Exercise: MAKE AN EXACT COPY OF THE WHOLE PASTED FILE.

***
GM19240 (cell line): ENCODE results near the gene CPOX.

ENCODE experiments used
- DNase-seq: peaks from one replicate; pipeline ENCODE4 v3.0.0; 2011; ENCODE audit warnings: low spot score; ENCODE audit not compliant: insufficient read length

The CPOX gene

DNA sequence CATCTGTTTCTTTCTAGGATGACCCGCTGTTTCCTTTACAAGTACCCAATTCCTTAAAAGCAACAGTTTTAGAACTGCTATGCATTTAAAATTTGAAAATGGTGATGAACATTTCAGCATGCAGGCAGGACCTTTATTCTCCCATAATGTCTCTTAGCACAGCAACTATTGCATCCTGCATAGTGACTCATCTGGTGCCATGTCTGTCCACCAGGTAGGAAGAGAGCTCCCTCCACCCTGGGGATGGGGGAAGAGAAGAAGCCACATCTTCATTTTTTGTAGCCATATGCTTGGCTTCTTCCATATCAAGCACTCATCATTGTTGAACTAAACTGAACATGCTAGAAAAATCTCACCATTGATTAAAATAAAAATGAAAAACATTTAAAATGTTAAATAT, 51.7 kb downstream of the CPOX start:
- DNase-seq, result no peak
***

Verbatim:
GM19240 (cell line): ENCODE results near the gene CPOX.

ENCODE experiments used
- DNase-seq: peaks from one replicate; pipeline ENCODE4 v3.0.0; 2011; ENCODE audit warnings: low spot score; ENCODE audit not compliant: insufficient read length

The CPOX gene

DNA sequence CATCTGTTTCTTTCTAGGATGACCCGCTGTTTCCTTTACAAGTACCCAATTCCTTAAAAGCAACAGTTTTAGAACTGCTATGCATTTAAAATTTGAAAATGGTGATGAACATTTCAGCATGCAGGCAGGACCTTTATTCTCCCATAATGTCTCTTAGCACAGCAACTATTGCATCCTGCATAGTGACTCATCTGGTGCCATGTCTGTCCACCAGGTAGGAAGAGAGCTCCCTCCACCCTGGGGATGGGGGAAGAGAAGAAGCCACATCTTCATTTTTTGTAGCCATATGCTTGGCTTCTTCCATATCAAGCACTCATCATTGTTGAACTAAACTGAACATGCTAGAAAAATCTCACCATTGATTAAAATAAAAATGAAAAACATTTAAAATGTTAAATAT, 51.7 kb downstream of the CPOX start:
- DNase-seq, result no peak